John Craig, BLM via Wikimedia

While it's true Oregon contains only one national park (Crater Lake), it contains several national monuments.

These include the occasionally controversial Cascade-Siskiyou National Monument, which protects the unique ecosystem where the ancient Siskiyou Mountains meet the volcanic Cascades. 

The wonders of the landscape are observed and sung (literally) by scientists and artists alike. 

Friends of the Cascade-Siskiyou include those groups and many more. 


Oregon's legislature may raise the minimum wage, and in pieces... the bigger the city, the bigger the raise.  Is that fair?  Tell us in this week's VENTSday (take an advance poll here). 

Our other topic: wilderness, and whether we've got enough of it. 

You've got opinions on events in the news, and our VENTSday segment is designed to let the world hear them.

We plop a pair of topics on the table--frequently unrelated--and let YOU deliver your passionate (and polite) views on them.


Art and environmental activism combine when Ryan Pierce picks up his paintbrushes and sculpture tools.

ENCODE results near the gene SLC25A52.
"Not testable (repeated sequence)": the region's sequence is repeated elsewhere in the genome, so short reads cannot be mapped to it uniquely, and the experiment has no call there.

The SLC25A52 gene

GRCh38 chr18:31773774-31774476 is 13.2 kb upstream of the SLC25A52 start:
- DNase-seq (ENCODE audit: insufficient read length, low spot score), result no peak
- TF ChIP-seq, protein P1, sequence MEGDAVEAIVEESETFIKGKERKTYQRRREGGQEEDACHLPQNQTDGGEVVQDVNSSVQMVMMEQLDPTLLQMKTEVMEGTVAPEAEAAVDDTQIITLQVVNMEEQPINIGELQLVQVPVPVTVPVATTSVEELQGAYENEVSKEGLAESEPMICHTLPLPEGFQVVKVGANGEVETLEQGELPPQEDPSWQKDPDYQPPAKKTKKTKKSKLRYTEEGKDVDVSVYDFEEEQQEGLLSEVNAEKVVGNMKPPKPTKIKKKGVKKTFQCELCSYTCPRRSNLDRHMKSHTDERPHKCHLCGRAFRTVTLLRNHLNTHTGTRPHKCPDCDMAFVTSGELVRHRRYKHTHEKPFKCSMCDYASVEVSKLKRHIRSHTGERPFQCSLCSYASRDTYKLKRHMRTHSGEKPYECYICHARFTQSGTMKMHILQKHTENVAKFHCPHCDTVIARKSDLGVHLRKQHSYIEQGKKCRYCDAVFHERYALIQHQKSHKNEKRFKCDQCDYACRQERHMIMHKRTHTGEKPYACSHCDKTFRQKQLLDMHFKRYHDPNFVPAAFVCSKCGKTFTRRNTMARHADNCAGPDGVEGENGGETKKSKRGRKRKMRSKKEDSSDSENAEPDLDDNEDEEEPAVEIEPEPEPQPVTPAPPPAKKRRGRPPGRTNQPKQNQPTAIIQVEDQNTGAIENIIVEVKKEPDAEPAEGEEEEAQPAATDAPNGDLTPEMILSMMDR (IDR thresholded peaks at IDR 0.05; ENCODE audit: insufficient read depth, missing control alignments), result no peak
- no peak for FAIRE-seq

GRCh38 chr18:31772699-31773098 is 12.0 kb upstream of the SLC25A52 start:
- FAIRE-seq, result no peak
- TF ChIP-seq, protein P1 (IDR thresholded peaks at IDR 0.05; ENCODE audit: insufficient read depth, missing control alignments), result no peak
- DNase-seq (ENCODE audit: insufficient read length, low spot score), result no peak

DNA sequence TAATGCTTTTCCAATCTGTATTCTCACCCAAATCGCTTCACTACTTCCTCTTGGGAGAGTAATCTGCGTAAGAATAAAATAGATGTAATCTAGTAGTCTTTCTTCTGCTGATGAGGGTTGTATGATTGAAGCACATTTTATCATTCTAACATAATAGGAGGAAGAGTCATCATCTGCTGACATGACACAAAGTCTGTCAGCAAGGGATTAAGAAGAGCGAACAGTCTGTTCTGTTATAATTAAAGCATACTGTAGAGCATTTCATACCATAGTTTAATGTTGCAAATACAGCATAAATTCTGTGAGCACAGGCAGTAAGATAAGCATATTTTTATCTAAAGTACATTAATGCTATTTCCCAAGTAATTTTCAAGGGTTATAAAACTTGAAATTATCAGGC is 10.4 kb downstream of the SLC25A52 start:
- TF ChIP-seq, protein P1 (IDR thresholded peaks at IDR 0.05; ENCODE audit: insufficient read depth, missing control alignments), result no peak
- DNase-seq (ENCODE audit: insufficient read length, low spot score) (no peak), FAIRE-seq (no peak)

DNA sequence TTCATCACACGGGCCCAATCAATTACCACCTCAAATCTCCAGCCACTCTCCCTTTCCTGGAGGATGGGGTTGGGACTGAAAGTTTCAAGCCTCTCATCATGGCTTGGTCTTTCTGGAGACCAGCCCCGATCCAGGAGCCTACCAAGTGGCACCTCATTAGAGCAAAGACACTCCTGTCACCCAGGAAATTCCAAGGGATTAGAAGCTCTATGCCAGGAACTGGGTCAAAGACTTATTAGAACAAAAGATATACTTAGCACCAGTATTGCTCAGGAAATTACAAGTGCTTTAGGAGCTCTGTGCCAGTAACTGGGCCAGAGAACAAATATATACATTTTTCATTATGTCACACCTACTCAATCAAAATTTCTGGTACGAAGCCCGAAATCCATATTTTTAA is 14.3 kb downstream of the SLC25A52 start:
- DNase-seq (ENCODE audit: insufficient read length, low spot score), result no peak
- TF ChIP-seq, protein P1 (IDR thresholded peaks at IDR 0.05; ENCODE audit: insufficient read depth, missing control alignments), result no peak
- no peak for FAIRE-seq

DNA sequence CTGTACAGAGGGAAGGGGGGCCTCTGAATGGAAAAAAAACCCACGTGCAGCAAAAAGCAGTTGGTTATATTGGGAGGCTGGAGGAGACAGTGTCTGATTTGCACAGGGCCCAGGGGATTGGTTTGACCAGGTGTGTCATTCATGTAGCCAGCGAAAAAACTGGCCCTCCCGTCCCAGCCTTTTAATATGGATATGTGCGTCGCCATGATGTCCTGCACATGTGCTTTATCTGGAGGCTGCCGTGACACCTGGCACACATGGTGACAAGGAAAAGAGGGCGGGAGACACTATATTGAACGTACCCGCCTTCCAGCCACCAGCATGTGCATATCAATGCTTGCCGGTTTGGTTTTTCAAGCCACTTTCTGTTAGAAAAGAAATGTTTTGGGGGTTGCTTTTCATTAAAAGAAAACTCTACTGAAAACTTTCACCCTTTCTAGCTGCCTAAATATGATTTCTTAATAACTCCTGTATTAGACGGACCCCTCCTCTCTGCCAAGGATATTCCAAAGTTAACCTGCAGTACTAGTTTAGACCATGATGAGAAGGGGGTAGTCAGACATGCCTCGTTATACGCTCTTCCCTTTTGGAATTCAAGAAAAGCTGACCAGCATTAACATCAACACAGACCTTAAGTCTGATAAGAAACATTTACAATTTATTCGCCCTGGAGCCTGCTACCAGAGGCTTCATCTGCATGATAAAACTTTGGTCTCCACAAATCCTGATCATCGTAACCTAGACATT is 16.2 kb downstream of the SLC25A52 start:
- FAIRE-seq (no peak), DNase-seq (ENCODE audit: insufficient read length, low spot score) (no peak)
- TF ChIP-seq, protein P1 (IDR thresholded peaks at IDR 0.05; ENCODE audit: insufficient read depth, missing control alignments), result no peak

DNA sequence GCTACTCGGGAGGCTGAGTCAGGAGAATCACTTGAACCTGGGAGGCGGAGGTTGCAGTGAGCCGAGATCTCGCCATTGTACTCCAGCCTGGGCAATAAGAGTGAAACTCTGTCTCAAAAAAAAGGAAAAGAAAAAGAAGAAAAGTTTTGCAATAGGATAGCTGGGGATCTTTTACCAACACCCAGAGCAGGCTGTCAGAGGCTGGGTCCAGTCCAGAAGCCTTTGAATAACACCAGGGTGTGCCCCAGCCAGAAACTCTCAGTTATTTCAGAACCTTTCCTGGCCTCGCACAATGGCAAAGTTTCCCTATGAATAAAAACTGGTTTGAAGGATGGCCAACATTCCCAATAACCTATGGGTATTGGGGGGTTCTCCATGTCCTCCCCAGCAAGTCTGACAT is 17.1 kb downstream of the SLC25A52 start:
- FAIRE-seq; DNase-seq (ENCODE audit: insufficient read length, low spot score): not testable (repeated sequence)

Pierce is the co-founder of Signal Fire, a collection of artists dedicated to the natural world who lead other artists into nature. 

The theme for the 2016 activities of Signal Fire is "Unwalking the West," a symbolic undoing of the impacts of westward expansion. 

Mike Doukas/US Geological Survey

There's no place on the planet quite like Crater Lake, and some of the people who love it want to give it more protection. 

So Oregon Wild proposes a large (500,000+ acres) expansion of wilderness areas in federal forest land outside the national park boundary. 

These would be added onto existing wilderness areas, providing some connections between what are now wilderness islands. 

Environmental groups are enthusiastic, and some other entities are NOT. 

An Oregon Wild rep joins us with the case for the wilderness expansion, followed by Klamath County Commissioner Tom Mallams

Wilderness Act Turns 50

Jun 5, 2014
Public Domain

It's a milestone birthday year for wilderness in America and in Oregon. 

The Wilderness Act went on the books in 1964, the same year the Kalmiopsis Wilderness was created. 

Oregon Wild celebrates with the Oregon Wilderness Conference this weekend. 

Wilderness Now And For The Future

Jun 2, 2014
Public Domain

Our country has taken steps to protect some of its wild areas, but the picture in the rest of the world can be grim. 

And no matter where the wilderness, climate change presents another set of issues. 

These and more will be discussed at the upcoming Oregon Wilderness Conference in Portland, hosted by the group Oregon Wild.